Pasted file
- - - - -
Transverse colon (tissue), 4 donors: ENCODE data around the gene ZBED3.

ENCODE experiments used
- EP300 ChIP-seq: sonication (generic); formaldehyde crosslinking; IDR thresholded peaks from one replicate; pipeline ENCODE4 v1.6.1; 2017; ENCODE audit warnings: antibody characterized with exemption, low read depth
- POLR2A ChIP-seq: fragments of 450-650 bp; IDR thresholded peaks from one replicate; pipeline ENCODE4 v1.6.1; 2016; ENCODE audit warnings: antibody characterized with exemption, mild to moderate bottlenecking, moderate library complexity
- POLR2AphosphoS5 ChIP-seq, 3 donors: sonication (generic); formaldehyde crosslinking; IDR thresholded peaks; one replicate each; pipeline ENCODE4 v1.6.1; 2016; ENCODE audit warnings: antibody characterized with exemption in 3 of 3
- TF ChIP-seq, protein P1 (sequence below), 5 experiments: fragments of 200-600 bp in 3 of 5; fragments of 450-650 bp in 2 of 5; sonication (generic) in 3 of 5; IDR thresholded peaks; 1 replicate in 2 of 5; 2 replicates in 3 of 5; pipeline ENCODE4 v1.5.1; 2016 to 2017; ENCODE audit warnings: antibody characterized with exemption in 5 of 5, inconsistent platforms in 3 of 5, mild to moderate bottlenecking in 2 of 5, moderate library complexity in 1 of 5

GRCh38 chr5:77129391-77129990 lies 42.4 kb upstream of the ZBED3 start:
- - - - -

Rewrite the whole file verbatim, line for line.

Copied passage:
Transverse colon (tissue), 4 donors: ENCODE data around the gene ZBED3.

ENCODE experiments used
- EP300 ChIP-seq: sonication (generic); formaldehyde crosslinking; IDR thresholded peaks from one replicate; pipeline ENCODE4 v1.6.1; 2017; ENCODE audit warnings: antibody characterized with exemption, low read depth
- POLR2A ChIP-seq: fragments of 450-650 bp; IDR thresholded peaks from one replicate; pipeline ENCODE4 v1.6.1; 2016; ENCODE audit warnings: antibody characterized with exemption, mild to moderate bottlenecking, moderate library complexity
- POLR2AphosphoS5 ChIP-seq, 3 donors: sonication (generic); formaldehyde crosslinking; IDR thresholded peaks; one replicate each; pipeline ENCODE4 v1.6.1; 2016; ENCODE audit warnings: antibody characterized with exemption in 3 of 3
- TF ChIP-seq, protein P1 (sequence below), 5 experiments: fragments of 200-600 bp in 3 of 5; fragments of 450-650 bp in 2 of 5; sonication (generic) in 3 of 5; IDR thresholded peaks; 1 replicate in 2 of 5; 2 replicates in 3 of 5; pipeline ENCODE4 v1.5.1; 2016 to 2017; ENCODE audit warnings: antibody characterized with exemption in 5 of 5, inconsistent platforms in 3 of 5, mild to moderate bottlenecking in 2 of 5, moderate library complexity in 1 of 5

GRCh38 chr5:77129391-77129990 lies 42.4 kb upstream of the ZBED3 start: